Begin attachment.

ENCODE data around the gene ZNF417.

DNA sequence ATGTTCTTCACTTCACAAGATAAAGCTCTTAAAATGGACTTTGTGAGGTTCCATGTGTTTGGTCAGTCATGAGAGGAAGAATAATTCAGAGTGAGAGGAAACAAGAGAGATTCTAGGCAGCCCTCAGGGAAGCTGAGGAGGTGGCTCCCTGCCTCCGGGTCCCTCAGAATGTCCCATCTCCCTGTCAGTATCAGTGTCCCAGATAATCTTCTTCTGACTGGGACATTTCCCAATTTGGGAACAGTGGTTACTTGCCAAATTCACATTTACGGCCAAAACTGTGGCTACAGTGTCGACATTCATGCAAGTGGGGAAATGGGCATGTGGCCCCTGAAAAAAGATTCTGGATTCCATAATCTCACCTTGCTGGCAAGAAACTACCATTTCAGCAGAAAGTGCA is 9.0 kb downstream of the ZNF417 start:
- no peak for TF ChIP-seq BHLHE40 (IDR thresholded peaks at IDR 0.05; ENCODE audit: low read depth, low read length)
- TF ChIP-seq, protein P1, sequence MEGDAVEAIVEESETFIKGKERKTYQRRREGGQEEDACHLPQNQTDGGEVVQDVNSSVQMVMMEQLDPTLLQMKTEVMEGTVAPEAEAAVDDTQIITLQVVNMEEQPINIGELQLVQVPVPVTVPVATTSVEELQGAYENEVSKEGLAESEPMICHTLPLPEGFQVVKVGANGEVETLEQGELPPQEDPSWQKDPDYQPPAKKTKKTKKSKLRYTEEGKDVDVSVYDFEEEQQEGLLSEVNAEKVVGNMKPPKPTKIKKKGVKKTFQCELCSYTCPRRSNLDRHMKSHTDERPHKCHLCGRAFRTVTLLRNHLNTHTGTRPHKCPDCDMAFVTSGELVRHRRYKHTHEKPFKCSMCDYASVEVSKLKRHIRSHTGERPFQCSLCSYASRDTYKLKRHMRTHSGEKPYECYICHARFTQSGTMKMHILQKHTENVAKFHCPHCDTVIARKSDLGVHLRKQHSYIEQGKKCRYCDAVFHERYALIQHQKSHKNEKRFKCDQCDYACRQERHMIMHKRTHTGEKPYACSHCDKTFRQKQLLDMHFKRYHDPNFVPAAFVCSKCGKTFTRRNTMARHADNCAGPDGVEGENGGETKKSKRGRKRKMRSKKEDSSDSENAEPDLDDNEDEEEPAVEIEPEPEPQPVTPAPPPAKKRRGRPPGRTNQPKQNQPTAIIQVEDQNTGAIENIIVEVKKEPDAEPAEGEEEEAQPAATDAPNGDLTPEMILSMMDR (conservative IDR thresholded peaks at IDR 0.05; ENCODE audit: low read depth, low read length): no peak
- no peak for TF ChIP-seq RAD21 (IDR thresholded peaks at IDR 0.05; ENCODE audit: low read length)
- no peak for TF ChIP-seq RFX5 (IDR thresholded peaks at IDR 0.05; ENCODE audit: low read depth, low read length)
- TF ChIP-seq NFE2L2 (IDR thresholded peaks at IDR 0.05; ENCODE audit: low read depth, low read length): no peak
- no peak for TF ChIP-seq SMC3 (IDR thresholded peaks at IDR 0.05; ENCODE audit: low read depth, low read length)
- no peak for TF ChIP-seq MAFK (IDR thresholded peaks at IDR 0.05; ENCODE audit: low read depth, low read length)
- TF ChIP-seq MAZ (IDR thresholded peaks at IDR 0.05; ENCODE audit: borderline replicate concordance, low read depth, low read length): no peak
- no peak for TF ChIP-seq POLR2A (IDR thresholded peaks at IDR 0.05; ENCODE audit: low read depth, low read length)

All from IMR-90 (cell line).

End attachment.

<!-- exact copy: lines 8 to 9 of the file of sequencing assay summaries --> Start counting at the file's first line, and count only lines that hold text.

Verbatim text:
- no peak for TF ChIP-seq SMC3 (IDR thresholded peaks at IDR 0.05; ENCODE audit: low read depth, low read length)
- no peak for TF ChIP-seq MAFK (IDR thresholded peaks at IDR 0.05; ENCODE audit: low read depth, low read length)